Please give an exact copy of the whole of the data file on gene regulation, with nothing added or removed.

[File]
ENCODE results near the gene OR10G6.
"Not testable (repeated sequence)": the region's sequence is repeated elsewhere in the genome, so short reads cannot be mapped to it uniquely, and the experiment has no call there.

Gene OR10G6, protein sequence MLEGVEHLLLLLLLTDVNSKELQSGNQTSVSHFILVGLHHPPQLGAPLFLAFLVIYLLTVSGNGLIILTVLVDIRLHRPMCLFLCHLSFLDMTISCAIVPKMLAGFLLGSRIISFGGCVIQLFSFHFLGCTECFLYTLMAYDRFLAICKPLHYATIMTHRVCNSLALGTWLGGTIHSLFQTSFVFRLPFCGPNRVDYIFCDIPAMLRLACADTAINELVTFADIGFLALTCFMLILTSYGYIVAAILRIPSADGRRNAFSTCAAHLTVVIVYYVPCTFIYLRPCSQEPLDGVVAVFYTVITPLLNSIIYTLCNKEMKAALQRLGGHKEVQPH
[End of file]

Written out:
ENCODE results near the gene OR10G6.
"Not testable (repeated sequence)": the region's sequence is repeated elsewhere in the genome, so short reads cannot be mapped to it uniquely, and the experiment has no call there.

Gene OR10G6, protein sequence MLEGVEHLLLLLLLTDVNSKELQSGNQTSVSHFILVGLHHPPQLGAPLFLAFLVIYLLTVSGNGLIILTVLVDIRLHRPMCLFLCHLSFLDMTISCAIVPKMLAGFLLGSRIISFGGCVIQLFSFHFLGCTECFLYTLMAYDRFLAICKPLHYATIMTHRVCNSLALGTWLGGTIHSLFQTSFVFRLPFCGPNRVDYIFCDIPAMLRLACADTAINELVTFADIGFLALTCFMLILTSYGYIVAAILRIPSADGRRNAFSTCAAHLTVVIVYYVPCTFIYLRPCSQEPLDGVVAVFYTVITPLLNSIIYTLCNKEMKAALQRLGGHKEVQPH